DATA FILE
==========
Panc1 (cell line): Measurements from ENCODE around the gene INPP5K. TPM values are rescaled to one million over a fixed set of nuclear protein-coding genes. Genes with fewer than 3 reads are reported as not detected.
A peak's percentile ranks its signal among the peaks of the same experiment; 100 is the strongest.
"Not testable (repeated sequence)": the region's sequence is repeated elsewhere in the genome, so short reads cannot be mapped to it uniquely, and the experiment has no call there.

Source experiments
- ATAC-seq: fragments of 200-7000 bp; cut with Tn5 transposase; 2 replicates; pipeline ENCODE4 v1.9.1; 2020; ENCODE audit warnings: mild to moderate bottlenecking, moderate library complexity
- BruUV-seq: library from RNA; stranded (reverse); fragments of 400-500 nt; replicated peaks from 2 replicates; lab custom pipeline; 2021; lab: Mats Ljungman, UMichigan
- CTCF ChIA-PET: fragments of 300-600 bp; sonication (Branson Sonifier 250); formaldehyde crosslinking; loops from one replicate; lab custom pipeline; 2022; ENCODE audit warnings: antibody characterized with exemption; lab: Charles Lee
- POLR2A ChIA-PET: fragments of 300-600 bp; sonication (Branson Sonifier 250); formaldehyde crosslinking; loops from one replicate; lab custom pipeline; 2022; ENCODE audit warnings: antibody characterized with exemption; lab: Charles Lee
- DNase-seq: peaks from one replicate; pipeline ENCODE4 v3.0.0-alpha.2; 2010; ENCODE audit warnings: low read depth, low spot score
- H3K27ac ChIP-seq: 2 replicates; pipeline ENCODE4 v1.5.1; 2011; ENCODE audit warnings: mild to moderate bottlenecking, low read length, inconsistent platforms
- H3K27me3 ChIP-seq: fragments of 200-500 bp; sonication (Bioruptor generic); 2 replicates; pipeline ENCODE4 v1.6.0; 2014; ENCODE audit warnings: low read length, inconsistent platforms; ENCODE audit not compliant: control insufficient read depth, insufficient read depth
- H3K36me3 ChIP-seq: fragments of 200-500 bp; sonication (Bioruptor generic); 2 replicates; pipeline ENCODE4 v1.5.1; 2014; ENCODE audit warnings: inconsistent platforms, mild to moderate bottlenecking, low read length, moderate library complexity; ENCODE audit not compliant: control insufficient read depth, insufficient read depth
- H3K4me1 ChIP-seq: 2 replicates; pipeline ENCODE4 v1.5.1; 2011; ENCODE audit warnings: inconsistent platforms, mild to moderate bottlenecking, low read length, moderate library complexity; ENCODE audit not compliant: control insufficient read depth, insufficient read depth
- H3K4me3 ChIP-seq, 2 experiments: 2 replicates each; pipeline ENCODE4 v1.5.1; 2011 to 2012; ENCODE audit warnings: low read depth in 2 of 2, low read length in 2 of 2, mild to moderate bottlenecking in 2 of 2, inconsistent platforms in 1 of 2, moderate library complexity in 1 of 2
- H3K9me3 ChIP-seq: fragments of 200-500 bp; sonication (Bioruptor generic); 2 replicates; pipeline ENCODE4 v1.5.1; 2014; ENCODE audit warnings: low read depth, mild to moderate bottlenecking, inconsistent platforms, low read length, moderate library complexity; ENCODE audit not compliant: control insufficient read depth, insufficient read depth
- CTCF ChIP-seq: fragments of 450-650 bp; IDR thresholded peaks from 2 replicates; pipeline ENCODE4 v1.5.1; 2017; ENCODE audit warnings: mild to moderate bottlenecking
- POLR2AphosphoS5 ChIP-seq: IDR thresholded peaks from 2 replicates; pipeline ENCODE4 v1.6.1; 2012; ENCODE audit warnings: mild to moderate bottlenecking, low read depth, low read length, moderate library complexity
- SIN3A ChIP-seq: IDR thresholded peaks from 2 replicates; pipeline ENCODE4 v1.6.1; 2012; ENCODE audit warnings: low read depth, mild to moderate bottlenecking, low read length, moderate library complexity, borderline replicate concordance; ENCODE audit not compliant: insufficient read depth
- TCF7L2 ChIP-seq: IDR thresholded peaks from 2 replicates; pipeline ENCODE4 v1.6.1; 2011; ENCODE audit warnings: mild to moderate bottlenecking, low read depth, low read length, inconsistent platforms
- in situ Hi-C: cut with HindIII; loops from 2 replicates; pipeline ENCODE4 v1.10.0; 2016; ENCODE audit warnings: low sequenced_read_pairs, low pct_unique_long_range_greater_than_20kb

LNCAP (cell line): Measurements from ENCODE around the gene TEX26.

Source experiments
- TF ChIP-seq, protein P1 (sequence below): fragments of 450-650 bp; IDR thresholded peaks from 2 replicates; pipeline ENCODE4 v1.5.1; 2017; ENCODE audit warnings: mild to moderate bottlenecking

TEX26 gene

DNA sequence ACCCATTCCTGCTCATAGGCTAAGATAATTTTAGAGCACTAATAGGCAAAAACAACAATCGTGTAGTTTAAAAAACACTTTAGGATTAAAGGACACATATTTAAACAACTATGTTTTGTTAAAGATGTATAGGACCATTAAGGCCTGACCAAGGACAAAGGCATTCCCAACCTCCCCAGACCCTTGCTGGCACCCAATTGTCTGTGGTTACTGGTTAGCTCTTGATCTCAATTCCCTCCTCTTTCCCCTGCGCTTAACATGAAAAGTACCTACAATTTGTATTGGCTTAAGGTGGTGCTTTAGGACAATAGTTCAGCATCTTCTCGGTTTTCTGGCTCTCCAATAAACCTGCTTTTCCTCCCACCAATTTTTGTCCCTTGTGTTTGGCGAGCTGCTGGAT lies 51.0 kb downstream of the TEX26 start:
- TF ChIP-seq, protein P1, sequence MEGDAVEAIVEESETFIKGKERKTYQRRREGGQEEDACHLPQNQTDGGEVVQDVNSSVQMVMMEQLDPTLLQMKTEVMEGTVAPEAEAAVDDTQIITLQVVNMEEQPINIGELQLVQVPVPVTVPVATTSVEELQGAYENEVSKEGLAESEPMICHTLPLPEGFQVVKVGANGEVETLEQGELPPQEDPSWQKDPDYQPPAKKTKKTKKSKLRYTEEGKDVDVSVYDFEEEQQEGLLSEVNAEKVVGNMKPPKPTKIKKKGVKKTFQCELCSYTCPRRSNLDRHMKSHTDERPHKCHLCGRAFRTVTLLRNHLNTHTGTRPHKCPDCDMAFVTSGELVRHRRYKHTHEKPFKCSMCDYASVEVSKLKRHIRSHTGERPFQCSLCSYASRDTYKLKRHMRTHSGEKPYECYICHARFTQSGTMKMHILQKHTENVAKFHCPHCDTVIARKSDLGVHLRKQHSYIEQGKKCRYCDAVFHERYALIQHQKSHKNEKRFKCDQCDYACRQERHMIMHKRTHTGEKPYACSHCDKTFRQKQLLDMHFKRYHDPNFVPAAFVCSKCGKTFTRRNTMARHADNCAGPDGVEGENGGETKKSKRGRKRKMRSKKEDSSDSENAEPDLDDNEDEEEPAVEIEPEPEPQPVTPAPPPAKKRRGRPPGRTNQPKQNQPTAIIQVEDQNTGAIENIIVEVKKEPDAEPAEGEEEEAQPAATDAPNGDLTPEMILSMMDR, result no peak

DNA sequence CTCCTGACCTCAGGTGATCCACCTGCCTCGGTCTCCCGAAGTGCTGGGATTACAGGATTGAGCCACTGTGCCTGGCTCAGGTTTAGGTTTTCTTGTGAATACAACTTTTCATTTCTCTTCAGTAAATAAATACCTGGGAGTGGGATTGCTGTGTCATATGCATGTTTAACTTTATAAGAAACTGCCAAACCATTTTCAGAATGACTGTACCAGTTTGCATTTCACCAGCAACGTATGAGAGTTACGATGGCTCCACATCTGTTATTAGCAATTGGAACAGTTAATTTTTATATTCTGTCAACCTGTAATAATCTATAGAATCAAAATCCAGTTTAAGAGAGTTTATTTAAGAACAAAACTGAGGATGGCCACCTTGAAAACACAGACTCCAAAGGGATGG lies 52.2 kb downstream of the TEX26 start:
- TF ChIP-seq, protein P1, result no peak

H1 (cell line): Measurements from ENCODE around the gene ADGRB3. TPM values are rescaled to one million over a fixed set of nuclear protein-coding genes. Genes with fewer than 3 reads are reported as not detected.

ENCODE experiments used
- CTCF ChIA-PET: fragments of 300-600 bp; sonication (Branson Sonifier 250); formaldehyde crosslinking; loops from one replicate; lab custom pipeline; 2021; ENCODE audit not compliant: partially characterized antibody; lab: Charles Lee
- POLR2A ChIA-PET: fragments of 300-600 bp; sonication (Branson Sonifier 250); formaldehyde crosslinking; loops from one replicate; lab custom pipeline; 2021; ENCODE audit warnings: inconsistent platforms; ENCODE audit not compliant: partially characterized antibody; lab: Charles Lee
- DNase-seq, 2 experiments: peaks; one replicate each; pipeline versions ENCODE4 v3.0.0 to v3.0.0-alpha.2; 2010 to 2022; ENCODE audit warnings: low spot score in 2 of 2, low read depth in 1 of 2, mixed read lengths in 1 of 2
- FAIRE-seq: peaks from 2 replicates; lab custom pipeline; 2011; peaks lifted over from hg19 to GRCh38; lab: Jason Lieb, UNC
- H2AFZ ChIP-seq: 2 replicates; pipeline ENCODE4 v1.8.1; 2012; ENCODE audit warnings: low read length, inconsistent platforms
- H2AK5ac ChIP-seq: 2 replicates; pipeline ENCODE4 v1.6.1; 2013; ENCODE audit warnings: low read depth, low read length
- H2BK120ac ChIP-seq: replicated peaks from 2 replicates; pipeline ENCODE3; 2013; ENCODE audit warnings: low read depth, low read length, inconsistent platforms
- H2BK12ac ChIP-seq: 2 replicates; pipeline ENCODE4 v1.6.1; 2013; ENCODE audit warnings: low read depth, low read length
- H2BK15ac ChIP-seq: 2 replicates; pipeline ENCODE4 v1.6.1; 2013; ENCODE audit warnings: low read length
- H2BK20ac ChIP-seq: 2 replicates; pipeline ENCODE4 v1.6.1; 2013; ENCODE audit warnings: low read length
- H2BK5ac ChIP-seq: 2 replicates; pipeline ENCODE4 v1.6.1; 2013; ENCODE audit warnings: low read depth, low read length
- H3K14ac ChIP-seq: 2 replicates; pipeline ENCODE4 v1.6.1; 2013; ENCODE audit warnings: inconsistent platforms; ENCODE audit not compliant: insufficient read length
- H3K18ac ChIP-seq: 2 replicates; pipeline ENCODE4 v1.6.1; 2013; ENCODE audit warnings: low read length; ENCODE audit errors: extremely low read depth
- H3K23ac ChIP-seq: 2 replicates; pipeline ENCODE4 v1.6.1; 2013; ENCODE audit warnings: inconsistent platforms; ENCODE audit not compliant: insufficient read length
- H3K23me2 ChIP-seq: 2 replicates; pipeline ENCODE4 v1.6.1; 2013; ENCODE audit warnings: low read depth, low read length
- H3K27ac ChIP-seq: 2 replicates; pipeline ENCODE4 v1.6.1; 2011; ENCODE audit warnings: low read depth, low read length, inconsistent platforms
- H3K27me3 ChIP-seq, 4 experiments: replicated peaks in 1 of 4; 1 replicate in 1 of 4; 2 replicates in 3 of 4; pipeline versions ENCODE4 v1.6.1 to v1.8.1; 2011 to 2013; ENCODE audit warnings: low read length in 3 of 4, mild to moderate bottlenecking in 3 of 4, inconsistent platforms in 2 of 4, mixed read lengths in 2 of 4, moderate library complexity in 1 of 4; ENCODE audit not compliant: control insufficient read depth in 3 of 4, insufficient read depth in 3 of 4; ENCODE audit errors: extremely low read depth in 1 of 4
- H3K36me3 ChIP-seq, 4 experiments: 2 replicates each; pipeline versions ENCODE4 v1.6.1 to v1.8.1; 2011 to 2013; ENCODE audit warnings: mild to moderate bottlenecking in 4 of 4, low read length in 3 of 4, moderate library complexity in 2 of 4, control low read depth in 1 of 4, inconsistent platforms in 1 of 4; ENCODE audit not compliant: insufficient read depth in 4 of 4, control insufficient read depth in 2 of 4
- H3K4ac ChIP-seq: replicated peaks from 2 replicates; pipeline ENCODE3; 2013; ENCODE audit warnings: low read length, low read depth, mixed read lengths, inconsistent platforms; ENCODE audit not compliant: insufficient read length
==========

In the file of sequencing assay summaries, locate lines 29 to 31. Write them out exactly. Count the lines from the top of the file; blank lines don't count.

H1 (cell line): Measurements from ENCODE around the gene ADGRB3. TPM values are rescaled to one million over a fixed set of nuclear protein-coding genes. Genes with fewer than 3 reads are reported as not detected.

ENCODE experiments used
- CTCF ChIA-PET: fragments of 300-600 bp; sonication (Branson Sonifier 250); formaldehyde crosslinking; loops from one replicate; lab custom pipeline; 2021; ENCODE audit not compliant: partially characterized antibody; lab: Charles Lee